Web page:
Cal women’s basketball pulls away in 2nd half to beat USC 71-58 in Pac-12 tournament

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Lianne Frick/File

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Headed into today, the Cal women’s basketball team had reached the quarterfinals of the Pac-12 tournament for 14 consecutive years. For 14 years, the Bears have been able to go past the opening stage of the tournament in some way or the other. But this year, heading into the tournament, there were doubts about whether Cal would be able to go past the first round. The team had underperformed in conference play during the season, going 6-12, and its play was notoriously inconsistent.

Enter Kristine Anigwe to dispel all doubts.

The forward dominated Cal’s first-round matchup against USC as she scored 34 points, shooting 63.2 percent from the floor. Anigwe also recorded a double-double as she collected 13 rebounds along with four rejections.

It was a dominant performance that no doubt enabled Cal to beat the Trojans, 71-58.

The first quarter of the match was back and forth as both Cal and USC looked to assert themselves as quickly as possible. The quarter saw USC’s Kristen Simon come out all guns blazing as she scored eight points. But Cal had its own answer in the form of guard Mi’Cole Cayton, who dropped six points and displayed great tenacity on both ends of the court. Cayton also recorded a block and a steal in the quarter.

Cal’s ball handling was, as it has been all season, sub-par. The team committed 13 turnovers in the first half alone, wasting away crucial possessions. The Trojans, however, were unable to capitalize on Cal’s repeated mistakes as they only scored 10 points off of turnovers. Had USC been more effective in punishing Cal’s carelessness with the ball, the result could have gone the other way.

Simon was assisted offensively by a bevy of teammates, and USC led by eight. But a solid 10-0 run for the Bears allowed them to go into the lead at the end of the half. Guard Mikayla Cowling and Anigwe ran riot as they combined to score eight points in the last 3.5 minutes of the second quarter.

Cal started proceedings early in the second half with Anigwe, who scored two baskets. Both baskets came with Anigwe using her strength to shake off her defenders and score in the paint, a strategy that was the 6-foot-4 forward’s bread and butter throughout the match. The Trojans tried to launch their own comeback as they went on a 7-0 run, cutting the Bears’ lead to two. But Anigwe came to Cal’s rescue as she scored 12 points in the quarter.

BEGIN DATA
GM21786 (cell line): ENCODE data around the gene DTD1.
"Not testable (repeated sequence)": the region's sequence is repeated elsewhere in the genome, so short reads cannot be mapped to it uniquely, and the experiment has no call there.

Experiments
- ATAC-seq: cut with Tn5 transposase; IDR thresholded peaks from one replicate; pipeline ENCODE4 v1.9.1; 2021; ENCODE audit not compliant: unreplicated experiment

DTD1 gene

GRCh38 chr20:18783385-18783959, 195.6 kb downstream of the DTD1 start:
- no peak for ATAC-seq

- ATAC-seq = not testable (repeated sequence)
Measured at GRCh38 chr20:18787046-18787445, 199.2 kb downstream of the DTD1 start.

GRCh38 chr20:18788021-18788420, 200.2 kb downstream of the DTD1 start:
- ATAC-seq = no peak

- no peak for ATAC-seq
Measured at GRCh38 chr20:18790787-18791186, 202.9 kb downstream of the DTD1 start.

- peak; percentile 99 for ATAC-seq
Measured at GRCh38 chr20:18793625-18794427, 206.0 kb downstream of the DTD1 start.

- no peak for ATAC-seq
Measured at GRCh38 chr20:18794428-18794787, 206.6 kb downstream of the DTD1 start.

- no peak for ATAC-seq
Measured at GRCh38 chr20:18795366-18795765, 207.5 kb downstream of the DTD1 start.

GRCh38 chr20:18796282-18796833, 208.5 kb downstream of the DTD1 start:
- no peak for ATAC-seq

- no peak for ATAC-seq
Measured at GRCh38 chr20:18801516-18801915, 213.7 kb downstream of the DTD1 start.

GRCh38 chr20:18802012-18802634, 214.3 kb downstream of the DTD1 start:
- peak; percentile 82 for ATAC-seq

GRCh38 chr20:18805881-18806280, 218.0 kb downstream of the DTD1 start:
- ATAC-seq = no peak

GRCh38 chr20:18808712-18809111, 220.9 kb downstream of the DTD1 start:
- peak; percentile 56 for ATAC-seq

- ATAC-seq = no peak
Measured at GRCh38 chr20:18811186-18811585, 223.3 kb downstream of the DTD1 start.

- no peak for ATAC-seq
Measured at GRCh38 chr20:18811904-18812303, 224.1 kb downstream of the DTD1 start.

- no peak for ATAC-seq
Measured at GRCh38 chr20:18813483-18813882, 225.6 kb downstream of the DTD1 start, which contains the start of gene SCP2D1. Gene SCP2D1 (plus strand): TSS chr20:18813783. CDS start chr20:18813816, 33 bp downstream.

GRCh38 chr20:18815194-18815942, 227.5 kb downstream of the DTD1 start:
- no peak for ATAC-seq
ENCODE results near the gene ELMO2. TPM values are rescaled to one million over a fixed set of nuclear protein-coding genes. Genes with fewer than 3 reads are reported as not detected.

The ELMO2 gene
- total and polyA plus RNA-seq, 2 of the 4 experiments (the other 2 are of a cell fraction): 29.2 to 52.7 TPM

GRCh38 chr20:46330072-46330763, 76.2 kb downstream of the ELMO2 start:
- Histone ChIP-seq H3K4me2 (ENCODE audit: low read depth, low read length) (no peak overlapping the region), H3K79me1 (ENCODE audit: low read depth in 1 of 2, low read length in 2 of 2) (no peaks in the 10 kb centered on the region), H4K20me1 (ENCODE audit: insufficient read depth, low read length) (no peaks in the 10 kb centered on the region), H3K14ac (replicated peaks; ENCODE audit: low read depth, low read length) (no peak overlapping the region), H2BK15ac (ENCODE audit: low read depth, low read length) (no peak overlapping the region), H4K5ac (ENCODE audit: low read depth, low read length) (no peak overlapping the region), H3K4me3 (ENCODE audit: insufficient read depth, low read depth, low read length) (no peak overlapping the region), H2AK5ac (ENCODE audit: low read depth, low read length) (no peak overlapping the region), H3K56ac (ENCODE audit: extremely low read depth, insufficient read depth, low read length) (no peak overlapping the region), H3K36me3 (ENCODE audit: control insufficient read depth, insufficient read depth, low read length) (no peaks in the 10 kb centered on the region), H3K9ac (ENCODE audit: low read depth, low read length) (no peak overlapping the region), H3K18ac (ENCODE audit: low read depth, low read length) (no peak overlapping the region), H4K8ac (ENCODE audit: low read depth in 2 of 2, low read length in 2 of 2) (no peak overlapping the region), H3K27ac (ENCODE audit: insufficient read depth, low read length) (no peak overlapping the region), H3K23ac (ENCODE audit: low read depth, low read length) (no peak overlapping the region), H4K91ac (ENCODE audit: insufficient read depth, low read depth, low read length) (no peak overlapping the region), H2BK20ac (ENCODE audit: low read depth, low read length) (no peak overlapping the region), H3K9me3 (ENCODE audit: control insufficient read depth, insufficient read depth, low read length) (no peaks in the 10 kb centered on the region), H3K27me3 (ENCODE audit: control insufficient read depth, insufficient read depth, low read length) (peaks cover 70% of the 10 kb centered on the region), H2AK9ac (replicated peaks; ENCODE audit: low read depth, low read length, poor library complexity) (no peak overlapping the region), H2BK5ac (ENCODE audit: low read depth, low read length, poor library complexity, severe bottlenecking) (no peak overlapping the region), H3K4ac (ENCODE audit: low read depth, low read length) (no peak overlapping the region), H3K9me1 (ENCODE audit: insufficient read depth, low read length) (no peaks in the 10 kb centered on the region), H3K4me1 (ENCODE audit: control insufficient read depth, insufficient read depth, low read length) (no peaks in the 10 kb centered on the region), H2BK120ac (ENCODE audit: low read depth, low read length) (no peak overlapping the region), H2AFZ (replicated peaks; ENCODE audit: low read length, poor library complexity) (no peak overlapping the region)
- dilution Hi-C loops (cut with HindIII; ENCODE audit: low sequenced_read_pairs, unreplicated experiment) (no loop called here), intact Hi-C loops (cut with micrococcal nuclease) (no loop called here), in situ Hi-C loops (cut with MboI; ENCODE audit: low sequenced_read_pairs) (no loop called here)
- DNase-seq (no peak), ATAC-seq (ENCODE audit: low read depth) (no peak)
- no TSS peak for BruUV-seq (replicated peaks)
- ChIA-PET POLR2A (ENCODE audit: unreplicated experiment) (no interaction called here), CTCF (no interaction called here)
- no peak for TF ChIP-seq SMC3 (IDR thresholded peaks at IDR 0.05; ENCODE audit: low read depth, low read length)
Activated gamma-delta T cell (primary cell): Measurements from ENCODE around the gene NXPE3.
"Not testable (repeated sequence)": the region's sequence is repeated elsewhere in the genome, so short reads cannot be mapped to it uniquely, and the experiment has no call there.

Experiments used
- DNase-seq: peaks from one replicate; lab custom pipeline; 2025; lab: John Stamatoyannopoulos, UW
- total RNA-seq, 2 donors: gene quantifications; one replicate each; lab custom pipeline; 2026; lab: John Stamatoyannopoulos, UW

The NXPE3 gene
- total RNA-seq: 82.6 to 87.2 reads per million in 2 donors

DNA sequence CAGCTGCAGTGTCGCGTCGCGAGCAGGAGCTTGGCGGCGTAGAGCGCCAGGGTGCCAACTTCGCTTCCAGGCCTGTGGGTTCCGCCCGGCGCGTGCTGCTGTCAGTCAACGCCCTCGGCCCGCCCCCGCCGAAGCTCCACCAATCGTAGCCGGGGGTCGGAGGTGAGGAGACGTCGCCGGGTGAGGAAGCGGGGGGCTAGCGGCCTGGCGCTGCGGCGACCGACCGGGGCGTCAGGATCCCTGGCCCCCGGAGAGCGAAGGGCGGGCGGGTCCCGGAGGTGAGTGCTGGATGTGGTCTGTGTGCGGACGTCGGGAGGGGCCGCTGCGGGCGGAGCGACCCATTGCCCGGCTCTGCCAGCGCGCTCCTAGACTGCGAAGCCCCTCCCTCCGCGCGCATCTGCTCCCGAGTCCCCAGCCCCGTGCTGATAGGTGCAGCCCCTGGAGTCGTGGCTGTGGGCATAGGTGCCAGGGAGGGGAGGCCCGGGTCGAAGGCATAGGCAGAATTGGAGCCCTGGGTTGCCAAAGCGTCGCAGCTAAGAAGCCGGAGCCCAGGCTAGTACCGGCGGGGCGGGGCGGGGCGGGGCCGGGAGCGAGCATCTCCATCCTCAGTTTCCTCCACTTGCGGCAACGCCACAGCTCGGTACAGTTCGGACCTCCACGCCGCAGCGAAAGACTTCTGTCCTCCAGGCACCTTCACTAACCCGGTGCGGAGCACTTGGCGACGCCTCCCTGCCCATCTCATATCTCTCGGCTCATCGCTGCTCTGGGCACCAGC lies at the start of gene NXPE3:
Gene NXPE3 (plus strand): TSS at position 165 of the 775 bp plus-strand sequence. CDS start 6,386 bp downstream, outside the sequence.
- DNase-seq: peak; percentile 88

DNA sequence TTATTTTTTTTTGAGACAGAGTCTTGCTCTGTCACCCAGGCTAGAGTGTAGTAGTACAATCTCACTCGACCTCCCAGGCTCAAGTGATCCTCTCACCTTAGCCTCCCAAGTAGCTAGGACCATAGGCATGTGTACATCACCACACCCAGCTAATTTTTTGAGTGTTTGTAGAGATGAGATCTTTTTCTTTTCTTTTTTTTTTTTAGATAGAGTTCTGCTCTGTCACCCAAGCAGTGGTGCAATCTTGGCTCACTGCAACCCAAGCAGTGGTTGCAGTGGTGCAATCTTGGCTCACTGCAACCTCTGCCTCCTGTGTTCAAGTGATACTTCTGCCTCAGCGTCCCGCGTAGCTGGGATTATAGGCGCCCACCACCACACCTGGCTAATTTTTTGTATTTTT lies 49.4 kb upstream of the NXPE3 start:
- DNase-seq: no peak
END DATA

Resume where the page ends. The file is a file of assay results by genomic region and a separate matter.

USC kept the pressure on Cal as it continued to get a basket or two that stopped Cal from setting an unassailable lead. The Trojans embarked on a 6-0 run in the last 3.5 minutes of the quarter, cutting Cal’s lead to three.

A Valerie Higgins three pointer early on in the fourth, tied the game. The three pointer was only the second of the game, in a match that was characterized by poor long-range shooting from both sides until this quarter. The Bears, in spite of relinquishing the lead, got their mojo back together and were able to storm to a seven-point lead. Anigwe, who had a very effective game in the paint, also popped up with a three-pointer in the sixth minute. Thanks to some strong team play and a very efficient zonal defense that did not allow USC too much space to work with, Cal was able to advance to the quarterfinals.

While Anigwe was the primary orchestrator for Cal’s win, credit also has to go to the mental strength of the team. It  committed 13 turnovers in the first half but became much more careful in the second half as its turnovers went down to six. The team also shot a very healthy 55.3 percent from the field overall. In the end, it was Anigwe’s skill set that allowed Cal to pound USC in the paint, outscoring the Trojans 48-30.

Cal’s performance today was praiseworthy, but it is slated to face Oregon State next. The Beavers have had Cal’s number this season with two convincing wins. If Cal is to win, it will have to look to another special performance from Anigwe and company.

Devang Prasad covers women’s basketball. Contact him at [email protected]. Follow him on Twitter @DevangPrasad.